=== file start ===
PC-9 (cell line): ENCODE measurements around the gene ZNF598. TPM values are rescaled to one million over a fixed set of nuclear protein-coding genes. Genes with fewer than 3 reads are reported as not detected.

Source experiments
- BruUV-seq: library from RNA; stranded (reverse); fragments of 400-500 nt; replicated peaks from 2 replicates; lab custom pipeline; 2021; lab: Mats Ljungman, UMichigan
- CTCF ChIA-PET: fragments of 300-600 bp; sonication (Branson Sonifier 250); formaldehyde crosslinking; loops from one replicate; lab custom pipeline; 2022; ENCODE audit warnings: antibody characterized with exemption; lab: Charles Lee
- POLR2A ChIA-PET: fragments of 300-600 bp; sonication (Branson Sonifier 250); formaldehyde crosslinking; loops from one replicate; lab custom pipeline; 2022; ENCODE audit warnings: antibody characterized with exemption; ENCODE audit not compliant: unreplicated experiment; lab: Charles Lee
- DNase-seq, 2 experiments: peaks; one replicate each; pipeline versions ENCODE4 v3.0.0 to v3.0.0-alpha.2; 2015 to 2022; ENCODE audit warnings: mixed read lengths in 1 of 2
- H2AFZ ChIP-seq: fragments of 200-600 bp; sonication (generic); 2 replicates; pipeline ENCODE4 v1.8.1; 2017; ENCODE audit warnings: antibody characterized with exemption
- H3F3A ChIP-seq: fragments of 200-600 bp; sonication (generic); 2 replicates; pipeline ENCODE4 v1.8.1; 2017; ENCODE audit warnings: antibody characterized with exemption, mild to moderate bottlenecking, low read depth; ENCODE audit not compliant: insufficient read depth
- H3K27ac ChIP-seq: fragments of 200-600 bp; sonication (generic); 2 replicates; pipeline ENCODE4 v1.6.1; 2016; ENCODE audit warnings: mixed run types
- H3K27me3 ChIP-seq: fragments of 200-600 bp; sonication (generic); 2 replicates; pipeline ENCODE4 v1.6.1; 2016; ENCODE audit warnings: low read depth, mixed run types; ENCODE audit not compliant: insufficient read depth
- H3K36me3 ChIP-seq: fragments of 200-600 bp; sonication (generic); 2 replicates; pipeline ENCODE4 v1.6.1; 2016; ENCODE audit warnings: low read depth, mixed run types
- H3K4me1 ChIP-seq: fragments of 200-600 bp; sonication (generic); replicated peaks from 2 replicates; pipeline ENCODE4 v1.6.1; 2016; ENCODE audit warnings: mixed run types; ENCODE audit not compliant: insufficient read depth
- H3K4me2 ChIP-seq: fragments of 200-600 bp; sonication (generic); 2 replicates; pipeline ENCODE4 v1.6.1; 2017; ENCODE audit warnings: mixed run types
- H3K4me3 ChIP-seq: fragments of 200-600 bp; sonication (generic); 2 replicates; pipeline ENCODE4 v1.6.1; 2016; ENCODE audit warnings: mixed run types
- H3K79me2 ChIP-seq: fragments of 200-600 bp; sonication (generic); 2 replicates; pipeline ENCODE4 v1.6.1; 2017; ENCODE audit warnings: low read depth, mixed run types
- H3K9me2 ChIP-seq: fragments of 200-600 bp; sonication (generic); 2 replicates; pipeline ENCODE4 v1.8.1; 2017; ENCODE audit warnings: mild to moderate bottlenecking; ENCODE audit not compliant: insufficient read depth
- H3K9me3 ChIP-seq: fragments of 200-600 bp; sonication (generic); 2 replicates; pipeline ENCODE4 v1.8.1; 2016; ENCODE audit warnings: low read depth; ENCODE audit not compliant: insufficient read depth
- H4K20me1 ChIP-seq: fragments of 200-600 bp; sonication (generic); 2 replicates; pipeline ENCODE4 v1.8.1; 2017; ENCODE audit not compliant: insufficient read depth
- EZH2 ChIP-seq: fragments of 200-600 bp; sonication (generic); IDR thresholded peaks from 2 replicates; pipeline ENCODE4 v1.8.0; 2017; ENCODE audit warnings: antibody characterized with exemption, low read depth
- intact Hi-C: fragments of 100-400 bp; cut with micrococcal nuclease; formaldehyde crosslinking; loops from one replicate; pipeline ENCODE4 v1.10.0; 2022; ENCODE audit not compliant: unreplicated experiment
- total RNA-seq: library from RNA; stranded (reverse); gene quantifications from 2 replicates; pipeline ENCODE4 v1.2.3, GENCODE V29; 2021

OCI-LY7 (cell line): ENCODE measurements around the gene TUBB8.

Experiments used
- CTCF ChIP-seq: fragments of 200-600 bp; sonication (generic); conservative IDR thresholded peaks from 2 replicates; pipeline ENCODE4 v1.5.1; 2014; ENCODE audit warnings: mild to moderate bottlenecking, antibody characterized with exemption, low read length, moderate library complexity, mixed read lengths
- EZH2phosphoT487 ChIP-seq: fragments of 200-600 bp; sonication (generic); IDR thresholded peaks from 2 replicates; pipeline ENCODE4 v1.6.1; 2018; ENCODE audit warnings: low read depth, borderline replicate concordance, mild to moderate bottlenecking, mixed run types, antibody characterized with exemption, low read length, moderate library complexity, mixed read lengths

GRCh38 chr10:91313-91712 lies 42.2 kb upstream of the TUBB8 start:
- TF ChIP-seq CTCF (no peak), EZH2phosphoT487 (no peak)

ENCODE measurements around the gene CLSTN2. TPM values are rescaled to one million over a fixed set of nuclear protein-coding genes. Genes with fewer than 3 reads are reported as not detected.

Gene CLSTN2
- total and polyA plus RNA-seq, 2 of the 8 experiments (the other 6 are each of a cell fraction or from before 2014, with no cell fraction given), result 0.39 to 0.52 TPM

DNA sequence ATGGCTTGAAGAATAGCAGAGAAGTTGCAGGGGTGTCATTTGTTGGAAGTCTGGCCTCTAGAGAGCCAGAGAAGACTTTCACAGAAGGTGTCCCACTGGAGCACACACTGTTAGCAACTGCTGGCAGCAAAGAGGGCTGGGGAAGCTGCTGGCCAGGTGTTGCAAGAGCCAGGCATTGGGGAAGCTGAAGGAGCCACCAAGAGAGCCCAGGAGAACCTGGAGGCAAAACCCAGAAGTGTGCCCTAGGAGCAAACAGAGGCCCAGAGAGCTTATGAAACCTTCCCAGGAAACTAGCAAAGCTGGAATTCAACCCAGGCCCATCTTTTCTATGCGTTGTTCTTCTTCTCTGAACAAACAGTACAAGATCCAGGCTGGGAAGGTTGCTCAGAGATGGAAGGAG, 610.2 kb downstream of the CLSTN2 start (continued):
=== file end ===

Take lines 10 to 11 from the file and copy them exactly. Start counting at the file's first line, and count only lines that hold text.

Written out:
- H3K27me3 ChIP-seq: fragments of 200-600 bp; sonication (generic); 2 replicates; pipeline ENCODE4 v1.6.1; 2016; ENCODE audit warnings: low read depth, mixed run types; ENCODE audit not compliant: insufficient read depth
- H3K36me3 ChIP-seq: fragments of 200-600 bp; sonication (generic); 2 replicates; pipeline ENCODE4 v1.6.1; 2016; ENCODE audit warnings: low read depth, mixed run types